What is even more maddening is that everything you see pertaining to the spirit in the first half of this film doesn't have anything to do with the actual possession of the last thirty minutes. Mikey has some rocks which he plays with throughout the movie that come into play in the end… and that is it. This movie only has enough plot to be a short story at the most, and it has more padding then the couch that I sat on to watch it. We should have gotten to what possessed Mikey in this film much sooner, because when we finally find out, there is some ridiculous campy fun in the last half hour.
This is a movie that pads itself out in order to make its meager runtime. It is at its strongest when that padding involves the drama of family members struggling to hold on to each other to keep their family together. Whenever they are focusing on the jump scares (because I won't even call the first half of this film horror), I wanted to yell at the screen, wondering why characters that I otherwise was invested in were acting in ways that defied logic. These actors deserve better here than cheap jump scares. When the spirit that haunted Mikey was finally introduced, I enjoyed the horror in a campy, throw everything at the wall and see what sticks, kind of way. Other than that the horror in this film is rote, and ripe with clichés that are a disservice to its cast.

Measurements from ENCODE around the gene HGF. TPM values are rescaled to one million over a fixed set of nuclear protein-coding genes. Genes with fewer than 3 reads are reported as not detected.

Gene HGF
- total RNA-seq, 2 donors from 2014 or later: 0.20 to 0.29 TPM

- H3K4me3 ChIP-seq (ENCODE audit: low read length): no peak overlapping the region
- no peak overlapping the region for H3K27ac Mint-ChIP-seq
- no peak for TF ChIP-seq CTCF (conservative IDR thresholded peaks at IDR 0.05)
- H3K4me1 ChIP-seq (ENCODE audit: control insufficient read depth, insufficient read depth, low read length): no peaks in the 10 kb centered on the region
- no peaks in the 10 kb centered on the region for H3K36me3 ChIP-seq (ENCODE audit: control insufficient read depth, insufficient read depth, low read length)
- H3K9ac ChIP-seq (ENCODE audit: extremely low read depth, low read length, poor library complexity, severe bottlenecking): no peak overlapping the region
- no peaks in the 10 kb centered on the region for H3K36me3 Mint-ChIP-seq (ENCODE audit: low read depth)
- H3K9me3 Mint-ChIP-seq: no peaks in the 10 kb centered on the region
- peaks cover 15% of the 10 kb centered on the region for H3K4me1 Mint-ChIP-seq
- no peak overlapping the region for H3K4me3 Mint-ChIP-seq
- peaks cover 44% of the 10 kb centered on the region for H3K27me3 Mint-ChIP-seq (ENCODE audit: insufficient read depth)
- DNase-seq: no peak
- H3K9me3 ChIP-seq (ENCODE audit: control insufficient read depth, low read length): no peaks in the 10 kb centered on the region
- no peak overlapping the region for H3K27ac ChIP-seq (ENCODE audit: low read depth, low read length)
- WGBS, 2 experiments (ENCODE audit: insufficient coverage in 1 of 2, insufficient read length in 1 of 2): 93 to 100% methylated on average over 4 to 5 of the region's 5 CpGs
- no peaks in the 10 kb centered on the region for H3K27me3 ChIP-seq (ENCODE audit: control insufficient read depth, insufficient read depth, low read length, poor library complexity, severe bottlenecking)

The Blu-ray: Vital Disc Stats